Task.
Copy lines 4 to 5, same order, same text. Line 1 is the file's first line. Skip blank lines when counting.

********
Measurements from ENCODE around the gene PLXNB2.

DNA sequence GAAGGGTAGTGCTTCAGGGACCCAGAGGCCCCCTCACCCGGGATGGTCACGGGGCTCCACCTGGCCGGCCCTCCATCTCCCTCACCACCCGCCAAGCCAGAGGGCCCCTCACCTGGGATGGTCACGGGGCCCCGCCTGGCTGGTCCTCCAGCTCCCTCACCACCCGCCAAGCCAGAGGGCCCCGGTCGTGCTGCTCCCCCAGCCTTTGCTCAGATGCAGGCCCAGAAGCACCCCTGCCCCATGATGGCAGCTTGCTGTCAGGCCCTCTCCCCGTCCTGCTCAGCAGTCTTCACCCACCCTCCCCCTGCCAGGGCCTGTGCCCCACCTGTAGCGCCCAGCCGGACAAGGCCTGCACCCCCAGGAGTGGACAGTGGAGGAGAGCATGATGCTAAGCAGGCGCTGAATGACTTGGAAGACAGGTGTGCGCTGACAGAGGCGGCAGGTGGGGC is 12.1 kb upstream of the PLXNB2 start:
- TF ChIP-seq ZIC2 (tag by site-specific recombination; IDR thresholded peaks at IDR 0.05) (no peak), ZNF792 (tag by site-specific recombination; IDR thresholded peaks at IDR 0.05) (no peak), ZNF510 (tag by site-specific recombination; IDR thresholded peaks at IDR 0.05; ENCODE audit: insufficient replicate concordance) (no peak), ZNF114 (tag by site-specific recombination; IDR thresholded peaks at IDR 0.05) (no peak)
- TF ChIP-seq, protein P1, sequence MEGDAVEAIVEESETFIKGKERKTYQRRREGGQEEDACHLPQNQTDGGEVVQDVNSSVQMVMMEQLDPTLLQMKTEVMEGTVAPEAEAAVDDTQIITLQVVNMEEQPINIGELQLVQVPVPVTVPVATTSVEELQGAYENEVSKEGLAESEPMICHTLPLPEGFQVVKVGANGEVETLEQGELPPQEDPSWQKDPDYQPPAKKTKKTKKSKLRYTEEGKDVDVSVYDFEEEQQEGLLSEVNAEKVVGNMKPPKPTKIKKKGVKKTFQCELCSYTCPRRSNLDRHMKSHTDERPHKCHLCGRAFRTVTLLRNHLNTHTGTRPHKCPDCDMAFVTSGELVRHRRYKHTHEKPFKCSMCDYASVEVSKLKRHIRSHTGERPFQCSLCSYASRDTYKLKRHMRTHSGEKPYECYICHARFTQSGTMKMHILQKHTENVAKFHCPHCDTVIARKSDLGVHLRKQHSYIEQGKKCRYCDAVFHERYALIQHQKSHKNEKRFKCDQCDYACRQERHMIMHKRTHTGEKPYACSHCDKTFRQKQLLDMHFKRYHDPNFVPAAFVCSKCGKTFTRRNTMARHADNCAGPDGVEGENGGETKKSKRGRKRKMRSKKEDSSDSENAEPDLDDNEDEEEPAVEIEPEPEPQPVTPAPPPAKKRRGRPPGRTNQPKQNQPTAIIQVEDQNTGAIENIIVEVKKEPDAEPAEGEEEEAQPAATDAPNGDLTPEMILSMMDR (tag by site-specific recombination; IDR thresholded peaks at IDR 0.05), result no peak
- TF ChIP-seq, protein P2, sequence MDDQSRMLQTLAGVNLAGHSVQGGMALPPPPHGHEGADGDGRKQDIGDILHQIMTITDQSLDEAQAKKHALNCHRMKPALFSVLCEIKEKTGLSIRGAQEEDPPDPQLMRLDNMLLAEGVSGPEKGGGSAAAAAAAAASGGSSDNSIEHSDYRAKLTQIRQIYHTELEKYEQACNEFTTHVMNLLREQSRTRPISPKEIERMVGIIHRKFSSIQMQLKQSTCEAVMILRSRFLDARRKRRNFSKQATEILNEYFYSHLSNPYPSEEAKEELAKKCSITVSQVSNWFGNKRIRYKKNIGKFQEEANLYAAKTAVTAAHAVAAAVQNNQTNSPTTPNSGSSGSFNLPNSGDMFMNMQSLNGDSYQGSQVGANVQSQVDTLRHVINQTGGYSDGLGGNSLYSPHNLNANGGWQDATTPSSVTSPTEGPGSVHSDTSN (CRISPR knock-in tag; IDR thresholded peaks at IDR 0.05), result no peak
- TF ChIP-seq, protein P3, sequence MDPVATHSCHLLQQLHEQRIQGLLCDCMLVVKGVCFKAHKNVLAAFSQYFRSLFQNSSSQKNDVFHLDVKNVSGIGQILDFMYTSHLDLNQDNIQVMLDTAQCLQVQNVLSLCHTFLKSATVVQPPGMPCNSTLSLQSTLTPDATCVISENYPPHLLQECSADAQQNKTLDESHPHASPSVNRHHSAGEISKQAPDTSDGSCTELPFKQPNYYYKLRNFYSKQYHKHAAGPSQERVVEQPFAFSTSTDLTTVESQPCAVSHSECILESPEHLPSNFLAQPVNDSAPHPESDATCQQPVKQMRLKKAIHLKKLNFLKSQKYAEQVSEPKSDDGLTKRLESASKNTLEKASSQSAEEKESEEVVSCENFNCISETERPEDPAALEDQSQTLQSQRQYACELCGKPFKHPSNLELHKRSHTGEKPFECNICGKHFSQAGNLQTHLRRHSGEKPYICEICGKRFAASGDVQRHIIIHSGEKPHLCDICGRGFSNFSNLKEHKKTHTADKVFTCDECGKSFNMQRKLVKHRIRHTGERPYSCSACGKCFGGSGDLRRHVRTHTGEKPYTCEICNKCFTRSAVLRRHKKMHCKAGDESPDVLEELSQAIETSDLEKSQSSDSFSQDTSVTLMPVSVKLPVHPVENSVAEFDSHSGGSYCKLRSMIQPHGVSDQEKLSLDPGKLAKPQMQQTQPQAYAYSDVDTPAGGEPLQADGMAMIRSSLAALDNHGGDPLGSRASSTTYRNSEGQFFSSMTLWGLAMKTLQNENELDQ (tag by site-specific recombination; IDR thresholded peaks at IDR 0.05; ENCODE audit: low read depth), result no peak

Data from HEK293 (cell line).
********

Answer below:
- TF ChIP-seq, protein P1, sequence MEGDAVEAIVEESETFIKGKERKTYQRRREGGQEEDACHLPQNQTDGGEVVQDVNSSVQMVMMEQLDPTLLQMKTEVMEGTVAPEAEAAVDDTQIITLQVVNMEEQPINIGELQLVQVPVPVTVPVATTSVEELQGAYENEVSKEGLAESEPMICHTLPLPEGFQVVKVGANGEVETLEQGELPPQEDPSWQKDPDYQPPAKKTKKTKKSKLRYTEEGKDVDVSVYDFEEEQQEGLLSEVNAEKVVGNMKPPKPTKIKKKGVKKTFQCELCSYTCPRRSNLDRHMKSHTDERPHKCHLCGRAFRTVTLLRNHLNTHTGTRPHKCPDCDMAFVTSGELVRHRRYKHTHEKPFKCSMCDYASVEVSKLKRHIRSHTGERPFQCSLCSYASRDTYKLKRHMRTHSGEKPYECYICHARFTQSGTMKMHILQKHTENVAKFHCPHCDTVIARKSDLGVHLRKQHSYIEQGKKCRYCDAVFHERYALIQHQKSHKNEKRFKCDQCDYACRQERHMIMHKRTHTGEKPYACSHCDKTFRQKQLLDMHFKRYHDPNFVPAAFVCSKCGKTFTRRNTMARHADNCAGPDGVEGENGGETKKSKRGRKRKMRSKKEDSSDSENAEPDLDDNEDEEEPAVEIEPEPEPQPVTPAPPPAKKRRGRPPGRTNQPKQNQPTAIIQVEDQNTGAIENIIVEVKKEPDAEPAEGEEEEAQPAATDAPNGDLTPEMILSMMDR (tag by site-specific recombination; IDR thresholded peaks at IDR 0.05), result no peak
- TF ChIP-seq, protein P2, sequence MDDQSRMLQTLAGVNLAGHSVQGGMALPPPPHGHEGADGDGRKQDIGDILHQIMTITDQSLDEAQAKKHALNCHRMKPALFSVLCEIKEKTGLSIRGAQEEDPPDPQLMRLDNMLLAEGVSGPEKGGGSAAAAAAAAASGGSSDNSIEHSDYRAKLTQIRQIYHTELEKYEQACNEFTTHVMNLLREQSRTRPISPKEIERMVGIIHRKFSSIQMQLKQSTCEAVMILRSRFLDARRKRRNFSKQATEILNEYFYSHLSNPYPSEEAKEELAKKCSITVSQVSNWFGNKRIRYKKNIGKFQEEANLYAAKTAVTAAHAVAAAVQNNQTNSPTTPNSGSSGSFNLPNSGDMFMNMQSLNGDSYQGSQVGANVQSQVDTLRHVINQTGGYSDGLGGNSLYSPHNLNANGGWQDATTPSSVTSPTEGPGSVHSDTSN (CRISPR knock-in tag; IDR thresholded peaks at IDR 0.05), result no peak